43. Internet Layer Protocols IP • Internet Protocol (IP) is responsible for the logical addressing of each packet created by the Transport layer to produce a complete IP Packet • As each packet is built, IP adds the source and destination IP address to the IP packet ICMP • Internet Control Messaging Protocol (ICMP) is used to send IP error and control messages between routers and hosts • The most common use of ICMP is the ping utility

  44. IP4 1 2 3 4 5 6 7 8 9 10 11 12 13 14 IP Packet version 4 1 Version number 4 bits 2 Header length 4 bits 3 Type of Service 8 bits 4 Total length 16 bits 5 Identifiers 16 bits 6 Flags 3 bits 7 Packet offset 13 bits 8 Hop limit 8 bits 9 Protocol 8 bits 10 CRC 16 16 bits 11 Source address 32 bits 12 Destination Address 32 bits 13 Options varies 14 User data varies

  45. Internet Layer Protocols IGMP • Internet Group Management Protocol (IGMP) is used for the management of multicast groups • Hosts use IGMP to inform routers of their membership in multicast groups • Routers use IGMP to announce that their networks have members in particular multicast groups • The use of IGMP allows multicast packets to be distributed only to routers that have interested hosts connected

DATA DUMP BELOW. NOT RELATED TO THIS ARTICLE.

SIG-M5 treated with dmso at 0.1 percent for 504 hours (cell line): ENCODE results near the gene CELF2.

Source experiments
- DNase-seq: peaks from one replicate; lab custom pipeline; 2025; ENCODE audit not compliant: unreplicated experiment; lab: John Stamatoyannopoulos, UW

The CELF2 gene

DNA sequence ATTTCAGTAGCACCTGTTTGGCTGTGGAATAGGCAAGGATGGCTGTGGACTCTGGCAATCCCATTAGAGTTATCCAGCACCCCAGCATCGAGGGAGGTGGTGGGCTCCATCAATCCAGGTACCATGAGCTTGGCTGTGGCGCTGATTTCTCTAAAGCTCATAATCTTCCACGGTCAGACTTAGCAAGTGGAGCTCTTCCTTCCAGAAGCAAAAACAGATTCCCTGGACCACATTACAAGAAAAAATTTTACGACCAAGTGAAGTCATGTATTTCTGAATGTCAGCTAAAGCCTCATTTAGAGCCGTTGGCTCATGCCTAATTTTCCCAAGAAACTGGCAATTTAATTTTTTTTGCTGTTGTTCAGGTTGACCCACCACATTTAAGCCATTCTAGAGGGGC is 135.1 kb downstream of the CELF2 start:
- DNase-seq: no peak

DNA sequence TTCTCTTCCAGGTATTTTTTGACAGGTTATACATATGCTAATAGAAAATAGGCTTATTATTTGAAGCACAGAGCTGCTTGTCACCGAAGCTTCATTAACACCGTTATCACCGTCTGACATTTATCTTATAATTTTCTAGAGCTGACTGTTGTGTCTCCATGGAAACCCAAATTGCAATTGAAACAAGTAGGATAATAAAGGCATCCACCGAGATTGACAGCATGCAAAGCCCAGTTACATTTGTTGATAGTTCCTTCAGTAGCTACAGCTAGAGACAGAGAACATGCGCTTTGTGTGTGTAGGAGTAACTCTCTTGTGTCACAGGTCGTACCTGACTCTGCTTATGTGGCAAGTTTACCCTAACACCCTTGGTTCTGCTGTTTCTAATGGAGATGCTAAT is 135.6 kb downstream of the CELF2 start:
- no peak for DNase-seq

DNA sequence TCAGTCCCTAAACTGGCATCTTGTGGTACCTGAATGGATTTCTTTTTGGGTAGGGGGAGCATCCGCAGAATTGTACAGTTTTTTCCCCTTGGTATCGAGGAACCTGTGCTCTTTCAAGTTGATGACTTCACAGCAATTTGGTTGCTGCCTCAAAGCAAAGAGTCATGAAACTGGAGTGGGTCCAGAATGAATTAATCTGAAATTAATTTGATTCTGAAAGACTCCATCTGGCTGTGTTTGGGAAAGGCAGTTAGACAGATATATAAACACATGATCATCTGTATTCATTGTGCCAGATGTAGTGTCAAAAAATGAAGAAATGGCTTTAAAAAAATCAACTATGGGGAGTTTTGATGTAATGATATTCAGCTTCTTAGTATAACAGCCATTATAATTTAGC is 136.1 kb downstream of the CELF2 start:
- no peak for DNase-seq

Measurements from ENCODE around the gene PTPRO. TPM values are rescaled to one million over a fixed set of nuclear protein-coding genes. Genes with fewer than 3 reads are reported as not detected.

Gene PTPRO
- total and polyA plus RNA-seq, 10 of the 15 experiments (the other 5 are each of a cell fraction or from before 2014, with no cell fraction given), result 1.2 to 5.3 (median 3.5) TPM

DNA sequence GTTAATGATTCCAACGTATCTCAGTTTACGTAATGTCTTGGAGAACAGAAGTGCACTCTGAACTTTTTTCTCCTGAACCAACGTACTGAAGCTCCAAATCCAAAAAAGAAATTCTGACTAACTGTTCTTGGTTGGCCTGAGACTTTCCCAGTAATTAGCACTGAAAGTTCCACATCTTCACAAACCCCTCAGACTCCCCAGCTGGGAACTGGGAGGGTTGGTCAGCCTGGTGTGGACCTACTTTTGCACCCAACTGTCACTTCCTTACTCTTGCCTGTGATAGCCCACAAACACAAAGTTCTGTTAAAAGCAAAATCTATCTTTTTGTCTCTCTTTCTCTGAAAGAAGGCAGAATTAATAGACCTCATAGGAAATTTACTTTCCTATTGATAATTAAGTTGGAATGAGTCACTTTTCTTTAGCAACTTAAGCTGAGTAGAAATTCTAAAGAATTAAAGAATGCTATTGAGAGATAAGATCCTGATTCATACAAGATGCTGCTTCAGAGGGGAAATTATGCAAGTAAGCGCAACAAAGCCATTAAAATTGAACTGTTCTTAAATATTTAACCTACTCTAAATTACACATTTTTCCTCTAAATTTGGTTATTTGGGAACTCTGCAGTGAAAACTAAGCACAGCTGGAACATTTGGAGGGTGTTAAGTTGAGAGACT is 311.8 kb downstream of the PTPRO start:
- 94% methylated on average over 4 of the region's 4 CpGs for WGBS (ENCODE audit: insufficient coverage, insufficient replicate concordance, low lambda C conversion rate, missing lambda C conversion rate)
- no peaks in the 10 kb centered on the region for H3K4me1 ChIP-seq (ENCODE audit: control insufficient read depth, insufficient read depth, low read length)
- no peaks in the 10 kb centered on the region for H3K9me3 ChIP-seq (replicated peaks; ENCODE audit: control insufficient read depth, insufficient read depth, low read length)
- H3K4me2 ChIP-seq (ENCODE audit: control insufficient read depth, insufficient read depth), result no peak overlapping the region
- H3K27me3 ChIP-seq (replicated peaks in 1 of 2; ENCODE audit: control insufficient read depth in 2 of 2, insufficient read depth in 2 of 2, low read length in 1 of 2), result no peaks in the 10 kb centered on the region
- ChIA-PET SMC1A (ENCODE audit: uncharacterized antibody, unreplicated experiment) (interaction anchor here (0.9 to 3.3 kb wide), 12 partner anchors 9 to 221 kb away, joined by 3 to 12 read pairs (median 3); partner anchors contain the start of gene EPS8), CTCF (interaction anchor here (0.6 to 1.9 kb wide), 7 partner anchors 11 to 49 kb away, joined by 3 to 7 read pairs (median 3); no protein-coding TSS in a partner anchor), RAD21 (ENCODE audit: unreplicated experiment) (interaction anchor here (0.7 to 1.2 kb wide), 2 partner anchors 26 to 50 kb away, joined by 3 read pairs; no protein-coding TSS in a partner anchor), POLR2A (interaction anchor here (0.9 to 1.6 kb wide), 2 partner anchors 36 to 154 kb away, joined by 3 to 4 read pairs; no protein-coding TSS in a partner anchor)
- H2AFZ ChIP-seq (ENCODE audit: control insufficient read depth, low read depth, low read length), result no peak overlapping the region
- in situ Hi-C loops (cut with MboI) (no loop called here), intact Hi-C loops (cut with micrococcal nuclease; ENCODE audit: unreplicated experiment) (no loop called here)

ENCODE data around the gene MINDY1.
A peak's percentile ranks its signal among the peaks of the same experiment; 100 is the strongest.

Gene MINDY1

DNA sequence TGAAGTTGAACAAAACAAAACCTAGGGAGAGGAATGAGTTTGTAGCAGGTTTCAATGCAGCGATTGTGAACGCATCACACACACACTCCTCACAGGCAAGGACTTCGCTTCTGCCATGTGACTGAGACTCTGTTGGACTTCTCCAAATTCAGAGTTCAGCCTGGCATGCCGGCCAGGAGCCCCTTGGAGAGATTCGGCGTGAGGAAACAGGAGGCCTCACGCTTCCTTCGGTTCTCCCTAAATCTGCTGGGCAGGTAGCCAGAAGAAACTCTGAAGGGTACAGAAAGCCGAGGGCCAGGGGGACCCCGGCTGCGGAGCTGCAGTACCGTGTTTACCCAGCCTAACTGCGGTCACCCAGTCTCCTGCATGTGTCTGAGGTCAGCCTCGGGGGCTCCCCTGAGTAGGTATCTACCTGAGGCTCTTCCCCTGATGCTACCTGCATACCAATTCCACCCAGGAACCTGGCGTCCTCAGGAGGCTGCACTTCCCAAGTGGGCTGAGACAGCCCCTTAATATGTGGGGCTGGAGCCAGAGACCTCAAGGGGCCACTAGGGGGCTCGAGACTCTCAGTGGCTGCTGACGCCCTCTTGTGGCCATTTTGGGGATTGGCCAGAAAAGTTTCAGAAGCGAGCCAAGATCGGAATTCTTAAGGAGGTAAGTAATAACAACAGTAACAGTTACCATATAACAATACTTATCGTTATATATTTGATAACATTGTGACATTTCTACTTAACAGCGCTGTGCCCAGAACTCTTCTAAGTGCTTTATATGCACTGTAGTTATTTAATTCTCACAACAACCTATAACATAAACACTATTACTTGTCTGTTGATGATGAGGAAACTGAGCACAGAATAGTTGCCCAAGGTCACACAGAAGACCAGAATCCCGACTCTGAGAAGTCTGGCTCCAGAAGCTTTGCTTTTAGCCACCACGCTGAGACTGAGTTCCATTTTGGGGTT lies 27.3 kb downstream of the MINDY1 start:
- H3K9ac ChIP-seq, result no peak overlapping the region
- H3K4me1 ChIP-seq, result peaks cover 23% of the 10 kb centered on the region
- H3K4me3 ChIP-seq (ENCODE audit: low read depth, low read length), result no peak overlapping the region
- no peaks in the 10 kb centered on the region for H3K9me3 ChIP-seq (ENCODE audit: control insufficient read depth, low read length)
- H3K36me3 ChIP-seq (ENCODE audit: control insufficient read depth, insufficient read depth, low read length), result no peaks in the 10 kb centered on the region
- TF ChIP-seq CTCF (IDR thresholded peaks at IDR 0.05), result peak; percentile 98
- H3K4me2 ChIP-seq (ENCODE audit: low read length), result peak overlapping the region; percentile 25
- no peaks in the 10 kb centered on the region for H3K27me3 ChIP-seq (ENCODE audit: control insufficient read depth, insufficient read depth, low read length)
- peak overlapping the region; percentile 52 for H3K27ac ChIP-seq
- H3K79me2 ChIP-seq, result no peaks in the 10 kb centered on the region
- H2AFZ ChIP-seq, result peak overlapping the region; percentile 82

46. Internet Layer Protocols ARP • Address Resolution Protocol (ARP) is used to convert logical IP addresses to physical MAC addresses • This is an essential part of the packet delivery process

  47. Network Interface Layer Protocols • Most of the common Network Interface layer protocols are defined by the Institute of Electrical and Electronics Engineers (IEEE)

  48. IP Addresses • Internet Protocol (IP): • a protocol used in the internet layer. • IP makes use of the existing networks to deliver information, where these networks may use a variety of protocols. • Each computer has two addresses: • hardware address: used by the underlying network protocol for deliver data frame; • IP address: used by the internetworking protocols for deliver IP Packet. • Hardware address is also known as physical address.

  49. Types of addresses used on hosts Address Example Software Example Address Application Layer Web browser www.cba.uga.edu Network Layer TCP/IP 128.192.98.5:80 Data Link Layer Ethernet 00-0C-00-F5-03-5A

  50. IP Addresses IP Addressing Scheme • Each computer / router is assigned a unique IP address having 32 bits. • Each IP address has two parts: • The prefix (network ID or NetID) specifies the network to which the computer is attached. • The suffix (HostID) specifies a particular computer on a network. • Problem • Given only 32 bits, how many bits should be allocated to the prefix and the suffix? • around 4 billion addresses.